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Saturday, 21 March 2020

‘The Bear Pit’ by S. G. MacLean


Published by Quercus,
6 February 2020.
ISBN:  978-1-78747361-4 (PB)
It is 1656 Cromwellian England and the Lord Protector Oliver Cromwell is more securely ensconced than ever as ruler of the country without Parliament. However, more and more people are becoming unhappy with the situation and some of them are coming together to deal with what is effectively a dictatorship. Alliances are being formed between unlikely groups, such as Royalists and Levellers, and some of them are planning assassination although their attempts are mostly laughably inept. Information about these plans is inundating the office of Cromwell’s Chief Secretary Thurloe, and there is too much to deal with. Much has to be put to one side, including one plan which is brought to him by Captain Damian Seeker, Thurlow’s right hand man, investigator and enforcer. Reluctantly, Seeker accepts Thurlow’s decision and instead, acting on information, takes part in a raid on a gaming house in Southwark. There to his surprise, he encounters Sir Thomas Faithly (who featured in the author’s previous Destroying Angel) who had been released from imprisonment in the Tower of London on condition that he insert himself into the company of royalists and report any interesting gossip to Thurlow. He had simply gone to the gaming den because he was bored. But there is another discovery to be made; in a stone structure nearby, is the body of an elderly man, horribly mangled, his wounds so grotesque that they can only have been made by a bear. But how can that be? Cromwell had outlawed bear-baiting several years before. And who was the man?
Seeker, along with Faithly, embarks on a search for the truth of this horrible death. And this search leads them both into the higher reaches of the society of the time with many names that will be familiar to those with some knowledge of the history of the period – Andrew Marvell, Pepys, the Tradescants, John Evelyn. Meanwhile a separate narrative strand does involve the conspirators about whom Seeker has warned Thurloe. We know who they are and the names they go by and we are aware of their determination and their attempts to assassinate Cromwell. We also encounter many characters from the earlier novels in the sequence, Seeker’s own daughter Manon, the radical Elias Ellingworth and his sister Maria, Lady Anne Winter Royalist widow of the Cromwellian supporter, Seeker’s former comrade in the bitter European wars, Samuel Kent, the young lawyer Laurence Ingoldby and others. A new and important character is the beautiful and scheming Frenchwoman., Clemence Bargueil, manipulative and by no means to be trusted. And there is the bear – where is it?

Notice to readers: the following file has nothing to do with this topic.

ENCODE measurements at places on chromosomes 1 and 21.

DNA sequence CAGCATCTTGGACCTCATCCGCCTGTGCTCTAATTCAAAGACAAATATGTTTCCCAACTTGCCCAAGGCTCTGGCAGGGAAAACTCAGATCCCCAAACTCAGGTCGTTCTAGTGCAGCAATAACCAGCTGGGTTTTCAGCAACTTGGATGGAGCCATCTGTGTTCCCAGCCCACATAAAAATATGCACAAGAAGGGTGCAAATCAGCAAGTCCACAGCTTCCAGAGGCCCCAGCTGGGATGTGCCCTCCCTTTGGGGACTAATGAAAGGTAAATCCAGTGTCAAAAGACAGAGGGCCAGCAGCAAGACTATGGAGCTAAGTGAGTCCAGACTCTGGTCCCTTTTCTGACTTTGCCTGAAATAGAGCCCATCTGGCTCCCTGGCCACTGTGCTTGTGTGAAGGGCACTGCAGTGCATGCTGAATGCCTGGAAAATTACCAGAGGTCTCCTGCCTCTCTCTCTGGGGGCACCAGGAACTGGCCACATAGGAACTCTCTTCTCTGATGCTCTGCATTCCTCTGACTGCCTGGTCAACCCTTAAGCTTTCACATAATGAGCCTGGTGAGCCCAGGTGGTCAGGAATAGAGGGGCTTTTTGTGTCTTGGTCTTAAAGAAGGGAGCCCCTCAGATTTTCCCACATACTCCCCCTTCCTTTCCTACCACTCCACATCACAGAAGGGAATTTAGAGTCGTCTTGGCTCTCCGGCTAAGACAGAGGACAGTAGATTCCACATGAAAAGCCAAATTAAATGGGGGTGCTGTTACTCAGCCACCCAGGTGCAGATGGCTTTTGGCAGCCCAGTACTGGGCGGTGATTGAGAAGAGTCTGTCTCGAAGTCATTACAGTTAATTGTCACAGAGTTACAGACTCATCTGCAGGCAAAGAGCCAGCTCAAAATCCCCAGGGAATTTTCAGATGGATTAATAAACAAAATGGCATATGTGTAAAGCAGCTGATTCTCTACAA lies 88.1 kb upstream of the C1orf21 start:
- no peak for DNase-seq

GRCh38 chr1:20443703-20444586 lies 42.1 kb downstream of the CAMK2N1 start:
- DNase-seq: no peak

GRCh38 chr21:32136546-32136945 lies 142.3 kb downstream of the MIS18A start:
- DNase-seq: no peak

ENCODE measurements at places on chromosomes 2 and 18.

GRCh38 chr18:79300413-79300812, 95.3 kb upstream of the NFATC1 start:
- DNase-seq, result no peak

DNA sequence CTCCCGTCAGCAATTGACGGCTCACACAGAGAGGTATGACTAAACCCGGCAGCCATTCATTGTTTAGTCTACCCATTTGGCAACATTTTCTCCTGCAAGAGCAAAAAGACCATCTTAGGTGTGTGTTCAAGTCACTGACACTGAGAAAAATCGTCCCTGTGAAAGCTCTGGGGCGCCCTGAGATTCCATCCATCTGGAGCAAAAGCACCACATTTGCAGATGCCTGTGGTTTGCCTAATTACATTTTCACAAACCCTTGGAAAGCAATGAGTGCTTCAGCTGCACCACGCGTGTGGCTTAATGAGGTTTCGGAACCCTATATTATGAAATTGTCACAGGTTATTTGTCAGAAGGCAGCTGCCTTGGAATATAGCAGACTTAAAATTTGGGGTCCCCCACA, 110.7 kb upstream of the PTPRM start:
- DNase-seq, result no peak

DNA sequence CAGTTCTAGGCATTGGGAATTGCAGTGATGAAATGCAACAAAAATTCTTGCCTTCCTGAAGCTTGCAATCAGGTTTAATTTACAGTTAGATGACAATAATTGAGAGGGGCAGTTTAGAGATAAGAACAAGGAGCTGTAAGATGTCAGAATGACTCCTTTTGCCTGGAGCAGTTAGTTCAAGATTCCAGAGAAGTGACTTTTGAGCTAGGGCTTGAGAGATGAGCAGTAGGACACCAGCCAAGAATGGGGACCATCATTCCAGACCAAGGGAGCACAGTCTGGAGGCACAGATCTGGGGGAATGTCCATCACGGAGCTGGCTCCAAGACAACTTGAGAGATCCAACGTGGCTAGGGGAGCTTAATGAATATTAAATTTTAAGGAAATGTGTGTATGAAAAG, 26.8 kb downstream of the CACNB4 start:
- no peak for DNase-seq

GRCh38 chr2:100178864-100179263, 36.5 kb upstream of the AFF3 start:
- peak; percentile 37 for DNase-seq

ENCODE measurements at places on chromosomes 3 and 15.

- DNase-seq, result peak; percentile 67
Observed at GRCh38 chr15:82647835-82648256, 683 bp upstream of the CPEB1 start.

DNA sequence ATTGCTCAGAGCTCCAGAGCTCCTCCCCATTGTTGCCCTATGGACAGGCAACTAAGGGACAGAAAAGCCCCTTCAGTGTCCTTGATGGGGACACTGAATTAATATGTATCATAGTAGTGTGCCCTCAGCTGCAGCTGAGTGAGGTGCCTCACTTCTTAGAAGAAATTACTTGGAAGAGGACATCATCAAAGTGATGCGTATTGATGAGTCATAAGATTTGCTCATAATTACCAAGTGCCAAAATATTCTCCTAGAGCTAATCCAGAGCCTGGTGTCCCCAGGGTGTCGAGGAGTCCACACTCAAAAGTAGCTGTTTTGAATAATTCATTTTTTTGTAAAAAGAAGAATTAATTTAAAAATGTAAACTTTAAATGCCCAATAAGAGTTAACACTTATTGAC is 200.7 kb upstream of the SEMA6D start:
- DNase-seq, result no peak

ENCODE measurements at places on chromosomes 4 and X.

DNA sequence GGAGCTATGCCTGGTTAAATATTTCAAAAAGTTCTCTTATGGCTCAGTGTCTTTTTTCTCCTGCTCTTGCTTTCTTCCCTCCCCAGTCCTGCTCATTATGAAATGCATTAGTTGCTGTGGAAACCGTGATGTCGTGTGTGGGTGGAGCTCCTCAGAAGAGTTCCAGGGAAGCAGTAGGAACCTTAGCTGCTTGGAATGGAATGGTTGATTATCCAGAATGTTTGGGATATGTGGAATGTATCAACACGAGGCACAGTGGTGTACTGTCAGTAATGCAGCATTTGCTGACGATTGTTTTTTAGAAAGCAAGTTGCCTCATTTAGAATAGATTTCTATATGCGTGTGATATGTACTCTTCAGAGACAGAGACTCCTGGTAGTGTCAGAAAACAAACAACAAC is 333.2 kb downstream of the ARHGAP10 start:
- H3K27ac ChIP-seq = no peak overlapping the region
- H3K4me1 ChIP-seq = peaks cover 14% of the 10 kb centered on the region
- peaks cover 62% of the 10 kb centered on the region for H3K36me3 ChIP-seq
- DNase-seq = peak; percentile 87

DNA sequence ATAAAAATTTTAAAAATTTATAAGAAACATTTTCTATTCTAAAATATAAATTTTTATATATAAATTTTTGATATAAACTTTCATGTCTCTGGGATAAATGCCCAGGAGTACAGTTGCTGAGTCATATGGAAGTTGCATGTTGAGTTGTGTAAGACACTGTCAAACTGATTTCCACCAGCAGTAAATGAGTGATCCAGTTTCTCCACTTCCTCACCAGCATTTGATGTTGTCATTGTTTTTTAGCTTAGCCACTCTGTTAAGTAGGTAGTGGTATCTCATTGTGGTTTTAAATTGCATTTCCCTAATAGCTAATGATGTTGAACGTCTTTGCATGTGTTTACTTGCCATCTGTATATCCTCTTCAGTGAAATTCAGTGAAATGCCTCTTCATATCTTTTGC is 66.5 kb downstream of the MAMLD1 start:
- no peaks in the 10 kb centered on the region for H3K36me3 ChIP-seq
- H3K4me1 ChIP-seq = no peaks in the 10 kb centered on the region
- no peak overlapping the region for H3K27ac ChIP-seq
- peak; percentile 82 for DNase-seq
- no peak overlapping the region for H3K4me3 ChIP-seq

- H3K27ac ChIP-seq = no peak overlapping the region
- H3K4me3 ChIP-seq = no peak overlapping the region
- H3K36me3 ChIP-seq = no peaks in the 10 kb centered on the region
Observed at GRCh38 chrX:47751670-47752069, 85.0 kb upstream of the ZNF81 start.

There is a highly surprising revelation as to the identity of one of the conspirators. The novel ends with a highly dramatic scene, and a coda that indicates that there will be more to come.

The author has won prizes for the quality of her work and the depth of her research. Very much recommended.
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Reviewer: Radmila May

Shona (S G) MacLean was born in 1968 in Inverness and grew up in the Scottish Highlands where her parents were hoteliers. She is the niece of world-famous thriller writer Alistair MacLean. She obtained an MA and PH.D. in History from Aberdeen University. She began to write fiction while bringing up her four children (and Labrador) on the Banffshire coast. She has now returned to live in the Highlands, where her husband is a head teacher.



Radmila May was born in the U.S. but has lived in the U.K. since she was seven apart from seven years in The Hague. She read law at university but did not go into practice. Instead she worked for many years for a firm of law publishers and still does occasional work for them including taking part in a substantial revision and updating of her late husband’s legal practitioners’ work on Criminal Evidence published late 2015. She has also contributed short stories with a distinctly criminal flavour to two of the Oxford Stories anthologies published by Oxpens Press – a third story is to be published shortly in another Oxford Stories anthology – and is now concentrating on her own writing.

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